Shameless plug time: This is a topic I harped on for pages in my book. If you like these posts (or even if you don’t but you’re willing to consider a different opinion), I think you’ll enjoy it. A Practical Guide to the Safety Profession: The Relentless Pursuit is available at Amazon (affiliate link), Barnes & Noble, CRC Press, and tons of other obscure websites I’ve never heard of (don’t get a virus).
My son is a master the False Dilemma
“Dad, can I play on my tablet before dinner?”
“No, you need to finish your homework.”
“So you’re saying I can’t watch TV before bed?” He responds.
I imagine part of his questioning is a clever ploy to get me to commit to the latter activity. But on the surface, at least, those two topics have nothing do do with one another. One certainly doesn’t guarantee the other. He might also know that his homework will take much longer than he told me it would, but I digress. Here’s another good one.
“AJ, you need to clean your room before you go to your friend’s house.”
“What?” he asks somewhat hysterically. “You mean we’re not getting ice cream tonight?”
Safety arguments are often the same
The argument that I’m alluding to, of course, is that safety performance can be measured by rates. Those two things are not mutually exclusive.
As you can tell, I’ve kicked this dead horse several times, but it keeps resurrecting itself like an undead zombie pony. Ponies are evil. This one needs to be dispatched for good. Not just because it’s wrong, but because it’s harmful. Harmful you ask? Yes, for two reasons:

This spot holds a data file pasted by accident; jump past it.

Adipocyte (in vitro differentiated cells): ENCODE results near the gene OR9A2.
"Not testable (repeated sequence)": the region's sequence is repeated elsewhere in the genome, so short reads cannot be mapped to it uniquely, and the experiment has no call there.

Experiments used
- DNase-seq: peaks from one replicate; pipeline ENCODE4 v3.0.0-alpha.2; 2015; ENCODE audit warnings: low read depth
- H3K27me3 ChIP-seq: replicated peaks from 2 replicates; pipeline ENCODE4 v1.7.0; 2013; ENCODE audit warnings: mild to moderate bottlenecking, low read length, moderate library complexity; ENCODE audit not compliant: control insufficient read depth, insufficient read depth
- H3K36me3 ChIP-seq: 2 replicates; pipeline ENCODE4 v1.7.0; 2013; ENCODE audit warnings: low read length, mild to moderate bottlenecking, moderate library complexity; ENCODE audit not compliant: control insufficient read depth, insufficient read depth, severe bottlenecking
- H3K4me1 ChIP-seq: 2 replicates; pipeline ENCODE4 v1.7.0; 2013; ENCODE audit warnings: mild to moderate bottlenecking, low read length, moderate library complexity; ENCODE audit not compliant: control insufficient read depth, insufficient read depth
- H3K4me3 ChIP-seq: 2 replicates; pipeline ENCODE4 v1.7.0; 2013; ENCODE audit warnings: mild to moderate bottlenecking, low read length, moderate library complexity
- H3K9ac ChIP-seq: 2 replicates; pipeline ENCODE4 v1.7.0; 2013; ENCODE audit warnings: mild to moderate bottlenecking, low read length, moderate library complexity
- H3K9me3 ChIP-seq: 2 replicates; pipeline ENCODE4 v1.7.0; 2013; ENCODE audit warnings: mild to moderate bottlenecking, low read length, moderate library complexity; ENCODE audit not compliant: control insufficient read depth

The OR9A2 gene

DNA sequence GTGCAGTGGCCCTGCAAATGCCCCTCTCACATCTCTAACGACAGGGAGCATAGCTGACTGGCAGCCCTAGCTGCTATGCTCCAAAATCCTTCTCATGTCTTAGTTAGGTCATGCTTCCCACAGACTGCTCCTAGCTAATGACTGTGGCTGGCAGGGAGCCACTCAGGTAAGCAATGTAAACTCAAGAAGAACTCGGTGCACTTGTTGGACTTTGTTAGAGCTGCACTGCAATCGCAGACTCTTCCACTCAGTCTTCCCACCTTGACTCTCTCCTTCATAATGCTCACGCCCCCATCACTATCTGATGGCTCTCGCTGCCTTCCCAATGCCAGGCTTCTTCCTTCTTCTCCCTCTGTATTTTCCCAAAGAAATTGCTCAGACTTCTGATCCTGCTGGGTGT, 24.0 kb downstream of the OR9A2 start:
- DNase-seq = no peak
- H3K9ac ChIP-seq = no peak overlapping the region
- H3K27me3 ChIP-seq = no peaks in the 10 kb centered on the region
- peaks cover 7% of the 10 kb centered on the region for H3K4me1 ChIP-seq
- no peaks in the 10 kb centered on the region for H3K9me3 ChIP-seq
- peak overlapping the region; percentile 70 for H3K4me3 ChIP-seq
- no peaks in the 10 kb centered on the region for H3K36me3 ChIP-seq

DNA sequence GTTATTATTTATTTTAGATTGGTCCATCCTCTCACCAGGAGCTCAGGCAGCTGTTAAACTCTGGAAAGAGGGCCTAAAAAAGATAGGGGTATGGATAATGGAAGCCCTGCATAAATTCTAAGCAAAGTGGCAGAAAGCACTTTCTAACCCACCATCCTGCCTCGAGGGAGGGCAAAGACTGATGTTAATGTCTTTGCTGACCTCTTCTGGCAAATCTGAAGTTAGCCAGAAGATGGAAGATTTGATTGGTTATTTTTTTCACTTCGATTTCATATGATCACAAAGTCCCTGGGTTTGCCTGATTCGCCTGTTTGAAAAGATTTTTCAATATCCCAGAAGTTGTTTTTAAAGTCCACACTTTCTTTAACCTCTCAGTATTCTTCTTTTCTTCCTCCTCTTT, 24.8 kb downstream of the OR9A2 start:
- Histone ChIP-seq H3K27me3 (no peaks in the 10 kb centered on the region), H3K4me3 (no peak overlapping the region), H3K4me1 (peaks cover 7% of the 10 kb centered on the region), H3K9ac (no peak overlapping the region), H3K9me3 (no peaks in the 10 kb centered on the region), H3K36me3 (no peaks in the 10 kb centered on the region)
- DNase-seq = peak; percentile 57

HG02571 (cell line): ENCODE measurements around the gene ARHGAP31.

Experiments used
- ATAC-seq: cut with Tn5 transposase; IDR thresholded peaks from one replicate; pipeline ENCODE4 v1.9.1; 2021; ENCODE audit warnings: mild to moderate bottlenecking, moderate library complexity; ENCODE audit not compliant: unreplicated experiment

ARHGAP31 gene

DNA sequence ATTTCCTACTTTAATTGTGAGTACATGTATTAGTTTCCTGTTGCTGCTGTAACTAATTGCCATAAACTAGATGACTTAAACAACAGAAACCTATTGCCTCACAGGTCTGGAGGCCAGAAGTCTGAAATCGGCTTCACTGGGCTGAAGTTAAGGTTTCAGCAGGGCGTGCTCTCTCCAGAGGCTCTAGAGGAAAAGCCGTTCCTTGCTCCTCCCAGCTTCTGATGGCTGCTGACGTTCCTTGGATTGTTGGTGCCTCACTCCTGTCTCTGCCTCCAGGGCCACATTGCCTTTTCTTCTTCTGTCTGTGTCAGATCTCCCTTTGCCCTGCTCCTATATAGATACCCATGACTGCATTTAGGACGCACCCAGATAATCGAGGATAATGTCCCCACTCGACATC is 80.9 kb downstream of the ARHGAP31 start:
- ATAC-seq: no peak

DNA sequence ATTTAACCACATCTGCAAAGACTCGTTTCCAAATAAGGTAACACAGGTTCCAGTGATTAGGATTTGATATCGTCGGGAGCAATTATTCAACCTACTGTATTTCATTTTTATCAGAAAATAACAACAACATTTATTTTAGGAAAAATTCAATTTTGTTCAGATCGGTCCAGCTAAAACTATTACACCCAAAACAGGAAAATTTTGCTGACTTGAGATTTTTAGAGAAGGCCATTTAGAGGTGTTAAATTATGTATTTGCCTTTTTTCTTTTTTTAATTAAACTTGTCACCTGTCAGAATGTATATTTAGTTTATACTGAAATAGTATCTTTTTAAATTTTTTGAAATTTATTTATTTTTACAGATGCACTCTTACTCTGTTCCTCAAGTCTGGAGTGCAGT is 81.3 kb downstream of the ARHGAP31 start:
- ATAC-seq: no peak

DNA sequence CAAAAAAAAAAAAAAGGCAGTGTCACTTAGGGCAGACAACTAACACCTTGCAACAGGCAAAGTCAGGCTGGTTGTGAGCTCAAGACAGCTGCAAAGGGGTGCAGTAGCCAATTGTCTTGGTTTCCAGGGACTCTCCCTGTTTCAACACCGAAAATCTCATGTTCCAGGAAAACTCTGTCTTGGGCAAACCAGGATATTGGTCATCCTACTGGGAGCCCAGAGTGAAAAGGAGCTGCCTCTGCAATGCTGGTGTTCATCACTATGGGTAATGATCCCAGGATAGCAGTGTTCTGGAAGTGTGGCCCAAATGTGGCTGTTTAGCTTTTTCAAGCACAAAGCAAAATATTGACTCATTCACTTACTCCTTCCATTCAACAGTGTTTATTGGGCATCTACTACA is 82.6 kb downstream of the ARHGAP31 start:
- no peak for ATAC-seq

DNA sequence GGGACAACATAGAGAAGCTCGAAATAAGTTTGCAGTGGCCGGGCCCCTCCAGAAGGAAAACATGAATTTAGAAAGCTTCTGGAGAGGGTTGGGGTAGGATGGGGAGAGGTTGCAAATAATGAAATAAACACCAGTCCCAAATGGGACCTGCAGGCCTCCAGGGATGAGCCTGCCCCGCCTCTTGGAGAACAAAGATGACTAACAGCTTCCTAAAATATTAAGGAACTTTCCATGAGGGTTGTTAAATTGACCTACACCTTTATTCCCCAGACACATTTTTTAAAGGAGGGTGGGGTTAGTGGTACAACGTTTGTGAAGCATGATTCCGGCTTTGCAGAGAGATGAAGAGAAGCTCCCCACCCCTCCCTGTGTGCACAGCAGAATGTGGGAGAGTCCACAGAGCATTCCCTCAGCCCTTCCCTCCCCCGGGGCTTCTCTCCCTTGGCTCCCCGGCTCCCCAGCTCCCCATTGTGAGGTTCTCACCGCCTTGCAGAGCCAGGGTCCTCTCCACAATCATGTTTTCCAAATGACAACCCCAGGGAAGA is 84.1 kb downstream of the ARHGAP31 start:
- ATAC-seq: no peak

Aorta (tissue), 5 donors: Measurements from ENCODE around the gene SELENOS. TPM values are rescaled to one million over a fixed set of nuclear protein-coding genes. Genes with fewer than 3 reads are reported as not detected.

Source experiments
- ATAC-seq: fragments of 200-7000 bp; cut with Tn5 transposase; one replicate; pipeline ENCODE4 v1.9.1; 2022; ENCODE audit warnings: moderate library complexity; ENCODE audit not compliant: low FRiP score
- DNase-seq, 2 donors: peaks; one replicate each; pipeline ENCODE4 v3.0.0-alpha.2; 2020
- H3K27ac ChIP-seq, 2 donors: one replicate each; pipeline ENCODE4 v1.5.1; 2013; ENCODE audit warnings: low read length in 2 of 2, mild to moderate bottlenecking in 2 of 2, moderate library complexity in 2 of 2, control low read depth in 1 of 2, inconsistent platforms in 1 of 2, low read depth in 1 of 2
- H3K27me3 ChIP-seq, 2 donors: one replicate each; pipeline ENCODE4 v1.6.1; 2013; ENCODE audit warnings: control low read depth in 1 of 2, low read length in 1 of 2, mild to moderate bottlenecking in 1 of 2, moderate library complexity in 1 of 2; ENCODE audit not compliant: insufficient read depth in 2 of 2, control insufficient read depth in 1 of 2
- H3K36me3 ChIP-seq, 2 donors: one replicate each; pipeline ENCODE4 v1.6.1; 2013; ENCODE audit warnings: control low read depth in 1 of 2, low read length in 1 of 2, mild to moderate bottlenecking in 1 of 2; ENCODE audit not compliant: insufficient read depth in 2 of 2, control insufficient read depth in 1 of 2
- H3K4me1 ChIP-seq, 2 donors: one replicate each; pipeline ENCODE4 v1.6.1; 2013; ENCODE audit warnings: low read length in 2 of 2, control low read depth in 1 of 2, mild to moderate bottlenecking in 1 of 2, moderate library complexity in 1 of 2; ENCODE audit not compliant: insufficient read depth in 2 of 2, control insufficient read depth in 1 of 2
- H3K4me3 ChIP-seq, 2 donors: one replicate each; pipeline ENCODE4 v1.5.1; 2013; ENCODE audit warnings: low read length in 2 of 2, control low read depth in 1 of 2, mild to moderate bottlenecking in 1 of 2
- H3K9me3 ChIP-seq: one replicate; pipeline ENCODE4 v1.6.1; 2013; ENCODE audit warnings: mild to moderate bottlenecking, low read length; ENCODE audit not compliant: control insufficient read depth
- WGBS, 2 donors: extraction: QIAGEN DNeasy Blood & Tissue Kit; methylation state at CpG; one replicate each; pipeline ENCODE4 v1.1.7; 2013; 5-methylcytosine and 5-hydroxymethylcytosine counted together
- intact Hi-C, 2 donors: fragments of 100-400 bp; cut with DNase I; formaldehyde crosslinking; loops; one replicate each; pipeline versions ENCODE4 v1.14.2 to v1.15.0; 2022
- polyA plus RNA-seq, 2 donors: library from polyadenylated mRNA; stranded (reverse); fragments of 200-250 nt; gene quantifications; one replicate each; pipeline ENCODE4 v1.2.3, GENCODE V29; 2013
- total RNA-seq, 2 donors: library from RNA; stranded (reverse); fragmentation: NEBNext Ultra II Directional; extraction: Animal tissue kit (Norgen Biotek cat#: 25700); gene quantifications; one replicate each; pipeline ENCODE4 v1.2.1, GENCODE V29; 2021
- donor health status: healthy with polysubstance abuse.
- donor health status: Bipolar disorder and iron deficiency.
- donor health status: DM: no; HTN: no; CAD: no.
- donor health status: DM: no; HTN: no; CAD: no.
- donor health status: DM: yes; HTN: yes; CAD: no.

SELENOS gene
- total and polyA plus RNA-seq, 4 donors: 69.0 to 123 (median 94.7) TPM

- You (and to a greater degree, your employees) cannot control your rates once an injury occurs- unless you’re willing to delve unethically into case management
- Why do we insist on measuring what we can’t control?
- You miss the opportunity to learn from what is happening when you’re focused on what already happened.
Pick up the pieces and move on
Too often we get caught up in creating “corrective actions” based on events in order to prevent something from ever happening again. While that is often a prudent measure, it’s easy to get over zealous in that activity. No one can guarantee that something will never happen again. There are too many variables. Going overboard can lead to sitting around waiting for the next bad thing to happen before you do something. That’s equivalent to playing whack-a-mole blindfolded.
When something happens correct what’s reasonable, but then go and seek out the things in your environment that are going to fail. Fix them before they do. In the absence of action that actively eliminates hazards before they harm, we’re just begging for chaos.